Volcom Youth Against Establishment Creates TACA Autism T-Shirt
An Autism Passover

Autism in Ghana

All africa Managing Editor's Note: Read "Ghana, disability law leaves out autistic children" from AllAfrica.com HERE.  Abdulkadir Khalif adds perspective to the state of autism in Africa.

By Abdulkadir Khalif

Ghana is a West African country neighboring Nigeria. It was a British colony until 1956 when it became the first sub-Saharan African country to attain independence from colonialism. The only other Black African countries which were free at that time were Liberia in West Africa and Ethiopia in the east. Together, those three countries encouraged and finally succeeded in freeing the rest of Africa. Ghana has had a turbulent history starting from time when its first president Kwame Nkurumah was overthrown by a military junta that ruled Ghana until very recently. Ghana has produced very prominent politicians and statesmen, the most famous of whom is Kofi Annan the last Secretary General of the United Nations.  

Ghanaians are among the most educated Africans today, and Ghana as a country is considered by many to be a shining example in economic stability, political maturity and as a leader in intra-African affairs. It is also amongst the least corrupt in West Africa maybe because unlike Nigeria it has not been devastated by oil exploration and exploitation and thus escaped all the corruption that goes with such economic trends. Today Ghana is an island of peace in a turbulent region of Africa.

Ghana’s peace and development brought with it all the “perks” that come with that status. It has a sophisticated physical infrastructure and academic institutions it can be proud of. Ghana is self-reliant in food and is the home for the beverage called cocoa. Earlier in its history, Ghana’s children were devastated by a disease called kwashakor. The people of Ghana described it as “the disease the old baby gets when a new baby is born.” Scientists have since given it a new name – malnutrition.

I am not surprised that autism is in Ghana.

I expect Ghanaians to be proactive in the fight against autism. In many parts of Africa, diseases generally are still view as some form of a curse, especially when its cause cannot be easily determined by a doctor. Voodoo is big business especially in West Africa, and it does not matter how wealthy or educated one is. But as in every society there are people who will confront and fight local beliefs, biases and prejudices. Autism advocates in Ghana are representatives of such groups. But let it not be forgotten that those afflicted by this disease are inevitably the affluent and the educated in any society, because of their beliefs and trust in chemical medicines.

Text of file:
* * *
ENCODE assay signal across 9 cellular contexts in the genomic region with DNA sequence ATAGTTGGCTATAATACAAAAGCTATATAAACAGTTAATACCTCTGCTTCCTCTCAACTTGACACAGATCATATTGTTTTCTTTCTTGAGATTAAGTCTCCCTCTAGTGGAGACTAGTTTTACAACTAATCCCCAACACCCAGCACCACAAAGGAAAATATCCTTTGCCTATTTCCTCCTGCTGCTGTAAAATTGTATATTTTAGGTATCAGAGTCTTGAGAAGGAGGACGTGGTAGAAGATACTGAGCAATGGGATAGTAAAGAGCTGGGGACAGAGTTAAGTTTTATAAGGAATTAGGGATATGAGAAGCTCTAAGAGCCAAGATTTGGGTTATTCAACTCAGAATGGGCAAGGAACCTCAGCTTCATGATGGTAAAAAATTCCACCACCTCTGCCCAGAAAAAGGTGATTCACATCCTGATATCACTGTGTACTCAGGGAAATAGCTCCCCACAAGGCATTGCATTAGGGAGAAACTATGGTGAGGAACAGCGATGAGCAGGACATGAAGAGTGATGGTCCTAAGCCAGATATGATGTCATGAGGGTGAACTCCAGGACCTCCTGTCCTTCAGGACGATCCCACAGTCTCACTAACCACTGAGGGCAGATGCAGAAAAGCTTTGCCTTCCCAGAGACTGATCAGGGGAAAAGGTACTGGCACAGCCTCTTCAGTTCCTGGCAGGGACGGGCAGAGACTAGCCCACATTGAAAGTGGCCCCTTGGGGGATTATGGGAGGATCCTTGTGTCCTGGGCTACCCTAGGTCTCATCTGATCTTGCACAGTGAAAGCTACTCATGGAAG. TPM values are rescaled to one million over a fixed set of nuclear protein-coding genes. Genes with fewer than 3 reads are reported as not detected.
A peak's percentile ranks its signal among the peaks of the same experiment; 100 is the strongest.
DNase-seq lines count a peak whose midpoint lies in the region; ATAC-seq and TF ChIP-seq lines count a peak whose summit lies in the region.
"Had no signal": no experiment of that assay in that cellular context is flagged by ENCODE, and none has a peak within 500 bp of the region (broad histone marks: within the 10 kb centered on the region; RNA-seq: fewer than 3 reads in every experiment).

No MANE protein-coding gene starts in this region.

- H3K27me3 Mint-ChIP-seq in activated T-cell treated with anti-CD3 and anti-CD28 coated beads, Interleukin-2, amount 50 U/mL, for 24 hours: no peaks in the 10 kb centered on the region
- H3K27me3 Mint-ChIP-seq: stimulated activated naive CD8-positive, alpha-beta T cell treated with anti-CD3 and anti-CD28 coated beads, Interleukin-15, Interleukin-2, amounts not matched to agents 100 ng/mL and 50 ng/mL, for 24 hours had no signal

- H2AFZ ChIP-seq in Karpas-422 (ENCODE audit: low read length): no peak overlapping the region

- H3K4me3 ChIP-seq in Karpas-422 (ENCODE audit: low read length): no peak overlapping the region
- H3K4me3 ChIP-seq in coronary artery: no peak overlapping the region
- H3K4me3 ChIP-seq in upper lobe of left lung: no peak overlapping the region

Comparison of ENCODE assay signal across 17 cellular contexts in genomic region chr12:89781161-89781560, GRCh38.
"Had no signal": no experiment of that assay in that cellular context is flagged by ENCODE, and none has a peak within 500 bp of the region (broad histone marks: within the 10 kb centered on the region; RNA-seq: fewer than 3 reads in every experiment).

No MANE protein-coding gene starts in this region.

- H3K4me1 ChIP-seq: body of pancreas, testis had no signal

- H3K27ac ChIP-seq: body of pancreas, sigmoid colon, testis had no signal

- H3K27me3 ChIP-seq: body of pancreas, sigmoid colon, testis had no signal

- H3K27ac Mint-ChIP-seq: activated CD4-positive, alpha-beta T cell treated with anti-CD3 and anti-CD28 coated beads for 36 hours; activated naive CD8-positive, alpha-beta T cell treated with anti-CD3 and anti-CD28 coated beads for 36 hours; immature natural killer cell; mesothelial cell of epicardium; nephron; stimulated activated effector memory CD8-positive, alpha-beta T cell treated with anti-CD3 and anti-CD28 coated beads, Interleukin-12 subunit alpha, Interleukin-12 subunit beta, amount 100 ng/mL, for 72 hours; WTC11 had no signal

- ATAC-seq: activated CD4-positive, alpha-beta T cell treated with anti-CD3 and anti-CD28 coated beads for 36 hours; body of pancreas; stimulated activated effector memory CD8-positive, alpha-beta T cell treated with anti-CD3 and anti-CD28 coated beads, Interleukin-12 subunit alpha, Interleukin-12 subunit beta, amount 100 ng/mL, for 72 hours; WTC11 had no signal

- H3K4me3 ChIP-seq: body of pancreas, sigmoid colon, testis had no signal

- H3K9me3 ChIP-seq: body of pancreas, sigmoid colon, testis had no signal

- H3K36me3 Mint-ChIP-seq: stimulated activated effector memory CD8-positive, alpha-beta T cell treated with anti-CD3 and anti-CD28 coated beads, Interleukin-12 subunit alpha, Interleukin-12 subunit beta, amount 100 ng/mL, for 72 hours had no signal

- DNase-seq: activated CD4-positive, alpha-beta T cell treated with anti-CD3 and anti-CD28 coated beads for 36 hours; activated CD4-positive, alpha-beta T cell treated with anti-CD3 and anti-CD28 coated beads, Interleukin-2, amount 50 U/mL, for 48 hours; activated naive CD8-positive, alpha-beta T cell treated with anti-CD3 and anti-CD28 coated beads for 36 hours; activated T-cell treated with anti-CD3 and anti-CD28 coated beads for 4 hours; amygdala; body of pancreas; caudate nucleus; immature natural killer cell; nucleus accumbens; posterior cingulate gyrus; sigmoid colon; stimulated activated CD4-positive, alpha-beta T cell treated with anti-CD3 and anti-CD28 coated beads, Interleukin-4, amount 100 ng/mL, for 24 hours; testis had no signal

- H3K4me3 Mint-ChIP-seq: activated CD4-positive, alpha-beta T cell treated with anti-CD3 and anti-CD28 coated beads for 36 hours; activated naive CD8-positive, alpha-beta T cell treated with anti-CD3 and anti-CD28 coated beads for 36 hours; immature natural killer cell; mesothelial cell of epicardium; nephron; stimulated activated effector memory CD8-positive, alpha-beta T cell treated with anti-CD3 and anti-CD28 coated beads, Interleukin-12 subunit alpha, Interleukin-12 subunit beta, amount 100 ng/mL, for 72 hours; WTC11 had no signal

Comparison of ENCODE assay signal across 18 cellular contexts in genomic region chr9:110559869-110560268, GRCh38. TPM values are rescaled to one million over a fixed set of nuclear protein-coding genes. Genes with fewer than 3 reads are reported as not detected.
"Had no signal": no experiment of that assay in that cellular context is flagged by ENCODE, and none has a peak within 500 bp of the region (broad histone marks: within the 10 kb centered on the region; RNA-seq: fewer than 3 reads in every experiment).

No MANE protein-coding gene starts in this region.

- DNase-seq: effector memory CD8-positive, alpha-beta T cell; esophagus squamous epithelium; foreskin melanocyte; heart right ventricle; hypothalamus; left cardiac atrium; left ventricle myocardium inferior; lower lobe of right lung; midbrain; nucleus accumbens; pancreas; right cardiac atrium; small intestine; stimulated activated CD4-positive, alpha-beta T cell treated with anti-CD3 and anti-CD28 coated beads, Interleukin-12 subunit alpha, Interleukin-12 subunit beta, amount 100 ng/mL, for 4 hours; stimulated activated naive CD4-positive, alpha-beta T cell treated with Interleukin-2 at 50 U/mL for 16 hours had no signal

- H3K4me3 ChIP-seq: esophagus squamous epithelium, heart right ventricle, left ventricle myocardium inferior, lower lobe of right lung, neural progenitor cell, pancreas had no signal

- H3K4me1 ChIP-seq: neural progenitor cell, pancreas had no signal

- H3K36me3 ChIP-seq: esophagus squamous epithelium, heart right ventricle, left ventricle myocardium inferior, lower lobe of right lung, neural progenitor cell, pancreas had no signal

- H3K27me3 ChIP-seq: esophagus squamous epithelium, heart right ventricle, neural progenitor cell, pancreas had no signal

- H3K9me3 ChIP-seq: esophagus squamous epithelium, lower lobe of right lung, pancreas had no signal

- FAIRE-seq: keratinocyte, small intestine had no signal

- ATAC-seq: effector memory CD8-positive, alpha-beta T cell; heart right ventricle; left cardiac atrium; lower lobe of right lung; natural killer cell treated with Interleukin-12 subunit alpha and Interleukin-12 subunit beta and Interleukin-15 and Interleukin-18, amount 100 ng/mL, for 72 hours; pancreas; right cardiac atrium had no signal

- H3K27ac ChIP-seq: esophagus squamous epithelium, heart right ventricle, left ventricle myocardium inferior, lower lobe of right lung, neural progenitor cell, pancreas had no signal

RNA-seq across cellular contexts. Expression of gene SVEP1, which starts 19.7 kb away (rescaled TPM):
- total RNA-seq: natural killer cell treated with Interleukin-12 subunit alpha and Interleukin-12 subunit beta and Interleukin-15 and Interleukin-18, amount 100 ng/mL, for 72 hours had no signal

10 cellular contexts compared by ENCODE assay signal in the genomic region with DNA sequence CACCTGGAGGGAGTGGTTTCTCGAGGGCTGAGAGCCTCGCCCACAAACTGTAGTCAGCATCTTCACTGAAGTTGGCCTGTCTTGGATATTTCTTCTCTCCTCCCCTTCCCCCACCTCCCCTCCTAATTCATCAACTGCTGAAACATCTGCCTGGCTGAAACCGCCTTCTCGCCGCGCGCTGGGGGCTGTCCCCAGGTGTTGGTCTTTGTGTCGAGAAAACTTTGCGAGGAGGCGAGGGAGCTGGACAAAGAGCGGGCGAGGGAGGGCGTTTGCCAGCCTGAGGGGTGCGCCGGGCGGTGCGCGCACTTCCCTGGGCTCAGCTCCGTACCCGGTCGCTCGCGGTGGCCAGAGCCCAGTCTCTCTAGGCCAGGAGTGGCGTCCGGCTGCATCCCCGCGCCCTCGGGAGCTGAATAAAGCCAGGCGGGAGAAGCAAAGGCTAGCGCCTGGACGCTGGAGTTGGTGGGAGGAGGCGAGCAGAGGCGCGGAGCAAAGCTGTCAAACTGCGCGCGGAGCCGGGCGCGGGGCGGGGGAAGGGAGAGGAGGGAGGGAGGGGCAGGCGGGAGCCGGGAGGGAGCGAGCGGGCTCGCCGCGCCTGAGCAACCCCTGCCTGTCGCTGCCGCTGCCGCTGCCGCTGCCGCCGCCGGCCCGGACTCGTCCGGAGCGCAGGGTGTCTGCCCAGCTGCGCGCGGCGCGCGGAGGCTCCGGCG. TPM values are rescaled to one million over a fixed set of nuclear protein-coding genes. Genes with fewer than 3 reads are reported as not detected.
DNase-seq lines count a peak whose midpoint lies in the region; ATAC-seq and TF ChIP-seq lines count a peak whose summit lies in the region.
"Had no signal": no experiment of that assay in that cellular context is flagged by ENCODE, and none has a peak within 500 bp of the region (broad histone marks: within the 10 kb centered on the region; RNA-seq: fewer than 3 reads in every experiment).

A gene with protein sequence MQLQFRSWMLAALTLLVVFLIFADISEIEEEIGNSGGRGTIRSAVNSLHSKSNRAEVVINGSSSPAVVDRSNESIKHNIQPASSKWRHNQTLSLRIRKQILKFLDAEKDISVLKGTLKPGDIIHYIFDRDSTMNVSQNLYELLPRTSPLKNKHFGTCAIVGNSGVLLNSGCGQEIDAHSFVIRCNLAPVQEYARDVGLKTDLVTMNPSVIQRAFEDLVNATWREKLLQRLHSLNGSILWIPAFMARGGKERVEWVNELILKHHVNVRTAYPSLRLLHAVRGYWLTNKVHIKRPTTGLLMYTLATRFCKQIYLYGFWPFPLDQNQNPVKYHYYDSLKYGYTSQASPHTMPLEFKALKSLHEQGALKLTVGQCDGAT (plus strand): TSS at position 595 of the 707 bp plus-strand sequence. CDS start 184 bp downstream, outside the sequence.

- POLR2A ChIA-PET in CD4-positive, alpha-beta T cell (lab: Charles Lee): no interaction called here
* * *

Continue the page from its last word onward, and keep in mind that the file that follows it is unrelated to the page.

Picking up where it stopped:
Abdulkadir Khalif



Tamunoemi Morgan Briggs

Thank you for all the information on Ghana's past experience in autism.I am the National Coordinator of Oxygen Therapy in Nigeria who used to a teacher for children with special needs "Autism" in a centre by name Patick Speech & Language Centre in Laqos Nigeria.


Hi Mr khalif,
Finally the NCPD has accepted autism as a disability and the programe lunch is on the 8th of april 2010 at the British Council.u most welcome.
mary kuffour.

Adzaho,Godson Yao

Thank you Mr.Khalif.I am a graduate of Psychology and wants to do my M.Phil in Clinical Psychology as well.I really want to do something on Autism and Social Support in Ghana.I heard there are some special schools for Autistic children in Ghana.Wher exactly in Ghana are the schools located? Please kindly help me.
I thank you for awareness in Autism related issues i Ghana.

LJ Goes


Thank you! Please continue to inform and enlighten us about Ghana as their autism problem undoubtedly grows.

Also, my husband and I saw you speak at AI. It was an honor.

I cannot thank you enough for your eloquent delivery of the facts about what is happening in your community.

I was so inspired I had a t-shirt created that reads as follows:

Why do Somalis move to the USA and get autism?

I put the a of a website on the back.

I should receive it in a week.

We'll see how folks here in New Lenox, IL, a town known as the "home of proud americans" will react. God willing it will provoke them to seek the truth!


Thank you, Abdulkadir, for another interesting report. I work with a man originally from Ghana who is in his late 40s; his father is a tribal king with several wives and 45 children. We've discussed autism but he never heard of it in his siblings' generation.


We have voodoo here in the U.S. as well. The genes-only theories of autism, multiple autoimmune disorders (which also tend not to exist in less chemically-oriented, traditional societies) and many "mental" disabilities are nothing more than that-- and it's the biggest business in the world.

The things you've been informing everyone about-- those of us who do not have first hand knowledge of autism in Africa and would not be able to get this information in any major publication-- are probably some of the most crucial and shocking "surveys" on this issue that we're going to hear about. I'm very grateful that we now have your mind and eyes on the subject.


Thank you Mr. Khalif, this was very interesting and informative.

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